At least 170 antisemitic incidents in 2019 referenced Israel or Zionism. Of those, 68 took the form of white supremacist groups’ propaganda efforts, which attempt to foment anti-Israel and antisemitic beliefs. Most of the remaining incidents were expressions of anti-Israel animus that incorporated antisemitic imagery or harassment and demonization of Jewish students for their real or assumed connection to Israel.
The Audit offers a snapshot of one of the ways American Jews encounter antisemitism, but a full understanding of antisemitism in the U.S. requires other forms of analysis as well, including but not limited to, public opinion polling, assessments of online anti-Semitism, and examinations of extremist activity, all of which ADL offers in other reports, such as ADL Global 100, Quantifying Hate: A Year of Anti-Semitism on Twitter, Online Hate and Harassment: The American Experience, Murder and Extremism in the United States in 2019, and the ADL Survey of American Attitudes Toward Jews.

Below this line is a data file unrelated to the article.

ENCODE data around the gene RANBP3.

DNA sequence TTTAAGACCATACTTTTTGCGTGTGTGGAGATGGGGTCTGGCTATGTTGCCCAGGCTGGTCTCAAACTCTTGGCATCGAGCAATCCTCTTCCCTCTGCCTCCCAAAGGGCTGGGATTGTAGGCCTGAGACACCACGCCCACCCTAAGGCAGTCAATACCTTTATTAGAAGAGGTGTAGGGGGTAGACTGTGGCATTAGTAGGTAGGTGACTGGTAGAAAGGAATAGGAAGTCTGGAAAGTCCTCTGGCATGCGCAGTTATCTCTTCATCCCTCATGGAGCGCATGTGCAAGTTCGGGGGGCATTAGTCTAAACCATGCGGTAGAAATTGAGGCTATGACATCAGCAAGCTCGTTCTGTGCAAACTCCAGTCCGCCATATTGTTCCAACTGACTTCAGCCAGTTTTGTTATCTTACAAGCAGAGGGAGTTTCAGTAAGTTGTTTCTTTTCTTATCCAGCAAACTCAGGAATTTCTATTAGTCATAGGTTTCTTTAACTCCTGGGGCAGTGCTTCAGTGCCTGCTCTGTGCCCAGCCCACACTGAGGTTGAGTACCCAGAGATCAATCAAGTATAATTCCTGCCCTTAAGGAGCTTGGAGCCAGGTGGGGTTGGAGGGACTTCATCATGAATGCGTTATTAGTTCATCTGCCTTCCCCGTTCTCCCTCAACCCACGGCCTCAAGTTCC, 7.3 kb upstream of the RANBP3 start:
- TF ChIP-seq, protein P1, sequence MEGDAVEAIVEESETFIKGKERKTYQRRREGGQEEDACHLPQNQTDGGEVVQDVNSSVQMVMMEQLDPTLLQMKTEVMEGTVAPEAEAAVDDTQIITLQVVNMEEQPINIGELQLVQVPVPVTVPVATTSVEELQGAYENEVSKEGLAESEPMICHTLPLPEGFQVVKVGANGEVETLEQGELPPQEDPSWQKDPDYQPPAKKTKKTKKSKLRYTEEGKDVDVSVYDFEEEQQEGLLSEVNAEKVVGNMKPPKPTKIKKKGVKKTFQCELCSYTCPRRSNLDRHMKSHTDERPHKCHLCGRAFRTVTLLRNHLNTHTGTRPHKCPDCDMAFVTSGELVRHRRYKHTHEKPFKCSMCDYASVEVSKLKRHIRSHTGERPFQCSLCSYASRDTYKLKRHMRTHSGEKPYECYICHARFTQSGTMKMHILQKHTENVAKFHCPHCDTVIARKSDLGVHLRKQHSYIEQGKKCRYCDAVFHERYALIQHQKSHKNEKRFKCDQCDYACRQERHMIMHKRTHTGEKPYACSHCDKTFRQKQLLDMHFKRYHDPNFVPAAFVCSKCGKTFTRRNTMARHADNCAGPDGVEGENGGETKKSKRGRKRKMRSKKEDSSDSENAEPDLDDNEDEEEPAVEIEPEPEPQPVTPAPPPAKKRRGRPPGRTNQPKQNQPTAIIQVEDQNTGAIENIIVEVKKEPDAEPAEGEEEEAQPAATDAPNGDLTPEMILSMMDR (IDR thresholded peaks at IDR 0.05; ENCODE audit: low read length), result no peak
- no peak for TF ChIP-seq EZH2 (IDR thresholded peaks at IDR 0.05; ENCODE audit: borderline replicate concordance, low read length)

How ADL is Responding
ADL has a comprehensive approach to addressing antisemitic incidents and behavior, including educating youth to prevent these incidents and working with law enforcement to apprehend the perpetrators. ADL works to enact laws to improve federal, state, and local prevention tactics and response to antisemitic hate crimes and all forms of hate violence.
ADL partners with law enforcement to raise awareness of extremist threats and trains law enforcement professionals to recognize and disrupt potential threats. ADL likewise provides education and training every day to students, reaching young people at a time when they are most vulnerable to bullying and social pressures. ADL also works with victims and universities to respond to antisemitic harassment and other worrying incidents on college campuses. Finally, ADL’s No Place for Hate and Words to Action programs teach understanding and promote inclusivity in schools and on campuses, respectively.